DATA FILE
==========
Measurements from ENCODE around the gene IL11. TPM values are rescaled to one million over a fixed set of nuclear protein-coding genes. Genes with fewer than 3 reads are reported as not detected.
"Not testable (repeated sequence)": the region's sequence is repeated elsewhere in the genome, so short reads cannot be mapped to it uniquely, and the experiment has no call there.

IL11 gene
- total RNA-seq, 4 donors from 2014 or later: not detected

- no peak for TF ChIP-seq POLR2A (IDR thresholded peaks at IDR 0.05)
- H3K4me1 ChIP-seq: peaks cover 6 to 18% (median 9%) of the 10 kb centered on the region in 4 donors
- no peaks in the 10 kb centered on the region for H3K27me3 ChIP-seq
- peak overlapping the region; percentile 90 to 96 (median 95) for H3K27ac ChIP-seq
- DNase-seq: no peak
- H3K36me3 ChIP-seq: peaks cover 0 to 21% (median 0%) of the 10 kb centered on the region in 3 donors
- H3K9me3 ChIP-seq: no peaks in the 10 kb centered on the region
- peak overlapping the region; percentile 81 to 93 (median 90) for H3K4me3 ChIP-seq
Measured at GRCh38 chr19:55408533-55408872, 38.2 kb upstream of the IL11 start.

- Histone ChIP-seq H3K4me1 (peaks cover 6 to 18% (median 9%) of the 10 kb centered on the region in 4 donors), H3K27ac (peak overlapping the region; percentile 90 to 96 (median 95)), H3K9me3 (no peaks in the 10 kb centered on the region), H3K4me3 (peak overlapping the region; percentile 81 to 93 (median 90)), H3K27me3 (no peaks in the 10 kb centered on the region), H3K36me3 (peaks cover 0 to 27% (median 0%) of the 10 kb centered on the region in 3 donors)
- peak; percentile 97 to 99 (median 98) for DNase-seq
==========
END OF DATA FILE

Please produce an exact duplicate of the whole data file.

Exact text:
Measurements from ENCODE around the gene IL11. TPM values are rescaled to one million over a fixed set of nuclear protein-coding genes. Genes with fewer than 3 reads are reported as not detected.
"Not testable (repeated sequence)": the region's sequence is repeated elsewhere in the genome, so short reads cannot be mapped to it uniquely, and the experiment has no call there.

IL11 gene
- total RNA-seq, 4 donors from 2014 or later: not detected

- no peak for TF ChIP-seq POLR2A (IDR thresholded peaks at IDR 0.05)
- H3K4me1 ChIP-seq: peaks cover 6 to 18% (median 9%) of the 10 kb centered on the region in 4 donors
- no peaks in the 10 kb centered on the region for H3K27me3 ChIP-seq
- peak overlapping the region; percentile 90 to 96 (median 95) for H3K27ac ChIP-seq
- DNase-seq: no peak
- H3K36me3 ChIP-seq: peaks cover 0 to 21% (median 0%) of the 10 kb centered on the region in 3 donors
- H3K9me3 ChIP-seq: no peaks in the 10 kb centered on the region
- peak overlapping the region; percentile 81 to 93 (median 90) for H3K4me3 ChIP-seq
Measured at GRCh38 chr19:55408533-55408872, 38.2 kb upstream of the IL11 start.

- Histone ChIP-seq H3K4me1 (peaks cover 6 to 18% (median 9%) of the 10 kb centered on the region in 4 donors), H3K27ac (peak overlapping the region; percentile 90 to 96 (median 95)), H3K9me3 (no peaks in the 10 kb centered on the region), H3K4me3 (peak overlapping the region; percentile 81 to 93 (median 90)), H3K27me3 (no peaks in the 10 kb centered on the region), H3K36me3 (peaks cover 0 to 27% (median 0%) of the 10 kb centered on the region in 3 donors)
- peak; percentile 97 to 99 (median 98) for DNase-seq